29 May 2007

Pentecost Weekend

Monday was the Christian holiday of Pfingstag, or Pentecost as it's known in English. As a state holiday in Bavaria school was out today and yesterday making a four day weekend. Unfortunately plans to travel for the whole weekend fell through, but I managed to see some new sites.

Saturday I went to Würzburg with the International Organization. I spent most of my time roaming around the city with Dylan, a fellow Tennessean new to Eichstätt this semester.

The city lies about two and a half hours northwest of Eichstätt in Bavaria. I was slightly dissapointed by what I saw there; I would say that Eichstätt is more beautiful than this city of 100,000. One of the city's draws is its wine. The region around it produces some of the most wine in Germany, and the hills around the city are covered with the parrallel rows of grape vines. There was also a famous African festival going on while we were there, but it turned out to be an over-priced and over-hyped attraction in my and Dylan's oppinon. Really, the highpoint of the day was playing frisbee in front of a former palace. The first photo below is from the historic bridge over the Main River looking at an old palace. The second is a view down the same bridge and toward the city's cathedral.


While in Würzburg Dylan and I killed some time in a bookstore. I found a German travel guide on the USA and curiously turned to the section on the Southern states. One of the things the thick section began with was a very short dicitionary on what it called the South's English dialect. Words included lickity split, sugah, knockin' boots, and ya'll.

On Sunday Dylan and I quickly realized how dead Eichstätt was due to the four day weekend. Nearly a soul was out on the streets at night, and when we walked into a popular bar we found it deserted as well.

Yesterday I went on a bike ride with Alexi down the river from Eichstätt. We visited small villages along the banks of the Altmühl and took in the sites of the nature park. At times these villages were nothing more than a church and a handful of houses lining the street.

Here are some views of two houses we came across. Viewing the other buildings in the region reminded me that the Baroque architecture of Eichstätt really is unique for Bavaria. While highly decorated with flowers and gardens, most of the houses we saw displayed plainer facades than one finds in the meteropolis of the Altmühl Valley.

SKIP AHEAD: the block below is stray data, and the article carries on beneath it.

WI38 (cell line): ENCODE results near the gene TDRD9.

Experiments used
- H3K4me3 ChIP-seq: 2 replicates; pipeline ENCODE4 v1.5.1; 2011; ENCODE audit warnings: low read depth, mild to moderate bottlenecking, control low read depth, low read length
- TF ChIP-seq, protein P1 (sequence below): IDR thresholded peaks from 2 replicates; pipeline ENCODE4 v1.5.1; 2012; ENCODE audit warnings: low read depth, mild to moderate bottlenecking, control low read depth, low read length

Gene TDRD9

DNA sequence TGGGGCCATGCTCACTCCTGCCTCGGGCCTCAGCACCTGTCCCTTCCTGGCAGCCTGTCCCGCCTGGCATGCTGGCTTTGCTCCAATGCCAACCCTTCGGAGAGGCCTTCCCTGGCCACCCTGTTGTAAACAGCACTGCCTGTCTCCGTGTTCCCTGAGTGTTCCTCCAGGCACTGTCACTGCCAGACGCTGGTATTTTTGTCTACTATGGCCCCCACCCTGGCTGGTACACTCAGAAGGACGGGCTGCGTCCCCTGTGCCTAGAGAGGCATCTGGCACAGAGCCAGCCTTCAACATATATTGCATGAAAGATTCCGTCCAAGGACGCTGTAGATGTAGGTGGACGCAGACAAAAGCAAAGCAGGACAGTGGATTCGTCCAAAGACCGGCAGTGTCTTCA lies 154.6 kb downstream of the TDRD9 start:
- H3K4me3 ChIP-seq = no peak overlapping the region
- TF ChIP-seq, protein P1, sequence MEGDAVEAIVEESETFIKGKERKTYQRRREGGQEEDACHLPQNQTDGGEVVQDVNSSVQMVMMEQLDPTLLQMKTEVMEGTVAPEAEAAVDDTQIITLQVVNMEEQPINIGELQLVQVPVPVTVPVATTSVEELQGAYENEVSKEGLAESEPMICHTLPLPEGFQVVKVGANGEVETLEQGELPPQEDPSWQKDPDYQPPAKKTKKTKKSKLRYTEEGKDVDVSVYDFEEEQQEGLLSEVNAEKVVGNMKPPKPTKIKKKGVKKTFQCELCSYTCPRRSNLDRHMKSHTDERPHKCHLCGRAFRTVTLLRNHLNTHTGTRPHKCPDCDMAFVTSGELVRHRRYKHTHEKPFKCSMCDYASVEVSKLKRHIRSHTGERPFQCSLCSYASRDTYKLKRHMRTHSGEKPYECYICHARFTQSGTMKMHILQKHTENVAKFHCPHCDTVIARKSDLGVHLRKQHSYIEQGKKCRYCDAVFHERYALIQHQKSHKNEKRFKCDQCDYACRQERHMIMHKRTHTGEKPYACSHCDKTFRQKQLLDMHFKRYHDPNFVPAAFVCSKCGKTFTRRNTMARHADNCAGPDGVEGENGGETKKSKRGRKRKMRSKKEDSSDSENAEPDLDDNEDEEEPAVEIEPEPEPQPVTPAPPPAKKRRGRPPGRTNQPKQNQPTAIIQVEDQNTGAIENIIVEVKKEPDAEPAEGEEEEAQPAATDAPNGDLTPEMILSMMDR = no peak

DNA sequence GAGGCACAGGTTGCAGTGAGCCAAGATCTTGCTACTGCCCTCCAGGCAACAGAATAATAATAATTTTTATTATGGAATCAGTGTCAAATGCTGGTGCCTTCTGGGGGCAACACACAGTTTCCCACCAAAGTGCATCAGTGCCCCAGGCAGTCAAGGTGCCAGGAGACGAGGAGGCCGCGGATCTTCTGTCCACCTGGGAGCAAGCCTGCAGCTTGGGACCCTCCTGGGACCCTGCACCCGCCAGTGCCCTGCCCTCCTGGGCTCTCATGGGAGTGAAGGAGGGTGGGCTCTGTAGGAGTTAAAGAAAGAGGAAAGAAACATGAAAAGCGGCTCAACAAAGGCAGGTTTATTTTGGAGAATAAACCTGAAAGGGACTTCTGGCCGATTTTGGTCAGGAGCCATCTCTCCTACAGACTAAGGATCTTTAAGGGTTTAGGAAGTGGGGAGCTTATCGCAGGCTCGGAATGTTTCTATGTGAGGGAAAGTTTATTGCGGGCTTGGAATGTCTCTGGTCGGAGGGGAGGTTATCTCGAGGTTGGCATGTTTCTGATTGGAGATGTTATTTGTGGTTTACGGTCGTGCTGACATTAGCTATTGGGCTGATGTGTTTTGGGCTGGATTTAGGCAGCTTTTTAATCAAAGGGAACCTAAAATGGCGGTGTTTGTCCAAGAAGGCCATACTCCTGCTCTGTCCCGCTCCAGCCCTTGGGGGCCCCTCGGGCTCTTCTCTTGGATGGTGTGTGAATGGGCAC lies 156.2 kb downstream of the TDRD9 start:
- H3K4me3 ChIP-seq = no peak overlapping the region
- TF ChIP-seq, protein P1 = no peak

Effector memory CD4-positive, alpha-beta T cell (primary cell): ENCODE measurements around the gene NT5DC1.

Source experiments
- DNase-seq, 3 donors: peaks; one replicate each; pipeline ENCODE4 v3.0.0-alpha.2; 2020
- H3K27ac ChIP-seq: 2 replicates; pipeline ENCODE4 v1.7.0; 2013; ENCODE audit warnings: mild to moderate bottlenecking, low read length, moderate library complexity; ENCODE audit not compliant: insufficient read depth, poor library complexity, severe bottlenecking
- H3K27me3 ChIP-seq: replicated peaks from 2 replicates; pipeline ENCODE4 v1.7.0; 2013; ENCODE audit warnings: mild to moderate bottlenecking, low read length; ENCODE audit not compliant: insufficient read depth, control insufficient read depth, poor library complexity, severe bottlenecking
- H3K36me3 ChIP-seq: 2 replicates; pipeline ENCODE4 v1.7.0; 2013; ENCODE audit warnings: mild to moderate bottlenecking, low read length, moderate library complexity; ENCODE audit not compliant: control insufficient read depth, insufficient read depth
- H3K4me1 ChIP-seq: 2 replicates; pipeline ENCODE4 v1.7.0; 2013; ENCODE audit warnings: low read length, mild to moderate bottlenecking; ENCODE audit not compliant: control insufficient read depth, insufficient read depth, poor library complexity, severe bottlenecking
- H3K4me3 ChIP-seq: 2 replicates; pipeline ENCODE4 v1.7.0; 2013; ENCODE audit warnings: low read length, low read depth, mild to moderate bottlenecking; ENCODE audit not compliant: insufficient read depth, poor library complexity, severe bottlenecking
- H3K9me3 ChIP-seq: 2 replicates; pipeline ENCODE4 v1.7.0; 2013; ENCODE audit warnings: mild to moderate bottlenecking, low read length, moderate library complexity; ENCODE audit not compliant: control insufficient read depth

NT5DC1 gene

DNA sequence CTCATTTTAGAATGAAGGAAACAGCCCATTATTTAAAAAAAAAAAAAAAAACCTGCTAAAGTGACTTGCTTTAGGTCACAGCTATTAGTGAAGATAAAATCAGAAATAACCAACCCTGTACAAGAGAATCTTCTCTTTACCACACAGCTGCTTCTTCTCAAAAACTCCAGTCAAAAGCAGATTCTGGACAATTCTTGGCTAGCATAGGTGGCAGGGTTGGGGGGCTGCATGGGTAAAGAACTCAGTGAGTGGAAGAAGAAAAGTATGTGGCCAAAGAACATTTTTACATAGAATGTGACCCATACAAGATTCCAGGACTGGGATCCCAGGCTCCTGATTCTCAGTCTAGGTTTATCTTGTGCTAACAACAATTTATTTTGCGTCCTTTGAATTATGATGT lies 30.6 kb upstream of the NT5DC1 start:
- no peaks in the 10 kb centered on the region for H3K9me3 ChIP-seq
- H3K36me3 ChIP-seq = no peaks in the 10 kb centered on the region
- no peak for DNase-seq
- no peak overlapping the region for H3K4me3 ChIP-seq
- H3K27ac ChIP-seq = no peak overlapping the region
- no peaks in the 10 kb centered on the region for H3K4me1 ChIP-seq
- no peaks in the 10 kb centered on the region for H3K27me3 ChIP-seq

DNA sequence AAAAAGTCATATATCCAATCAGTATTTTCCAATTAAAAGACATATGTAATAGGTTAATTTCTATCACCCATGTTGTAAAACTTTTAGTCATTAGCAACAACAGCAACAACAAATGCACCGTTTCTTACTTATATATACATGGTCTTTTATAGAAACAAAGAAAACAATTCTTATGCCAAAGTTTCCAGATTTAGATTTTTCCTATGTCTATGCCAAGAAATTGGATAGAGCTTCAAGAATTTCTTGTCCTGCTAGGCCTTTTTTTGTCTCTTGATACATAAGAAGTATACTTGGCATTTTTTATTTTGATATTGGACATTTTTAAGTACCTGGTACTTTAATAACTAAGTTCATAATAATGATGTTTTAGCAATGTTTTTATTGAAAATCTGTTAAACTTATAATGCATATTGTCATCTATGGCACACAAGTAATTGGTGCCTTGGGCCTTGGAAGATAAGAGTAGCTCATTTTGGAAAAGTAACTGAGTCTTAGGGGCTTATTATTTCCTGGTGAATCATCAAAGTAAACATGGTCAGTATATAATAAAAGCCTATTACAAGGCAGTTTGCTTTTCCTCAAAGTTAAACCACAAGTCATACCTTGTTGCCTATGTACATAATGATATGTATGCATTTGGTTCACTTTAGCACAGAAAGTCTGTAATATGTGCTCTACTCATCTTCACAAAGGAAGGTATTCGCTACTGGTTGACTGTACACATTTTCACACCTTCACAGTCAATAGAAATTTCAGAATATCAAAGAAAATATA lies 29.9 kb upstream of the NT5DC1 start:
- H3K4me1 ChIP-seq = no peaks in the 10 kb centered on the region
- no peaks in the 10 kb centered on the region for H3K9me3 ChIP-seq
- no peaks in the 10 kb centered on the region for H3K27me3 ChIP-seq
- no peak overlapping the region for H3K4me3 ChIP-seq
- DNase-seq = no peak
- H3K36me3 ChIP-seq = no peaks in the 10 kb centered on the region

Further down the road this lone tower caught our eyes. We pulled over to investigate and found out that it actually stood on a man made island off of the river. Our curiosity raised when we discoverd that it dated to the 1100s, but were unable to determine its original purpose. One glimpse into the hole at its base revealed that its only use today is as a roost for birds.



The ride was also full of views like the one below. Here one sees a field of poppies in the foreground and a village behind it. Bavaria truly is an attractive corner of the world.



At night I went out to eat with Dylan in a restaurant neither of us had visited. We were drawn in by the fact that the menu was written in the Bavarian dialect as opposed to standard German. Imagine trying to read a menu in English written by a first grader. Not that those who speak Bavarian are uneducated, rather the Bavarian dialect looks and sounds surprisingly different than standard German.

Afterwards we decided to go the Theke bar, but found it closed due to Pentecost. Dylan commented it was like an episode of the Twilight Zone, a bar closed in Germany. It was the first time I had seen the Theke closed.

It's been raining the entire day today, and as such I've stayed mostly indoors. It's actually only the second time it has rained like this since I have been here. Most of the time rain only comes in the form of a mist or light sprinkle, and usually at night. While on this weather subject, I'll also state that I've only heard thunder once here. I miss the thunderstorms that roll across the Memphis region during the Spring time.

No plans for the next weekend, but hopefully something will develop.

5 comments:

mc said...

Hey Nick these pictures are great! Are you familiar with Meissan Germany? I have been noticing lately porcelain pieces from that area of Germany. It appears to be near Dresden close to the border.

Nick O. said...

mc: Thanks. Nope, never heard of it. But I have heard of porcelain from Dresden before. Maybe the famous stuff actually comes from Meissan but Dresden gets the credit.

natalie said...

Aww, Theke! I miss you!

The travel book you found sounds a lot nicer than the one I found in France. Knockin' boots haha!

nata

Grandma Morgan said...

Hi Nick, Your postcard put me in tears. I was so glad to hear from you and miss you alot. I am so glad that you have this opportunity of seeing the world. You changed my opinion of Paris after seeing some pictures it is so beautiful. You are tempting me! I may want to see Paris myself.

I am looking forward to seeing you in August. It has been such a long time. Love, Grandma

Nick O. said...

Grandma: I am of course looking forward to seeing you again as well. You should try to make to Paris at least once, it is a beautiful city. Not as much can be said about the people, but they really aren't as bad as the stereotypes would have you believe.